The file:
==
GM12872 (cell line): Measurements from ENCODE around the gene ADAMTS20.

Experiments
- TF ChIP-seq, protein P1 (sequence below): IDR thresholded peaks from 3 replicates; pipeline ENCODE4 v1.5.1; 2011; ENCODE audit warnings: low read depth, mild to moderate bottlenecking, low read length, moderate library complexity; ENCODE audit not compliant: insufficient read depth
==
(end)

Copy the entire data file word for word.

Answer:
GM12872 (cell line): Measurements from ENCODE around the gene ADAMTS20.

Experiments
- TF ChIP-seq, protein P1 (sequence below): IDR thresholded peaks from 3 replicates; pipeline ENCODE4 v1.5.1; 2011; ENCODE audit warnings: low read depth, mild to moderate bottlenecking, low read length, moderate library complexity; ENCODE audit not compliant: insufficient read depth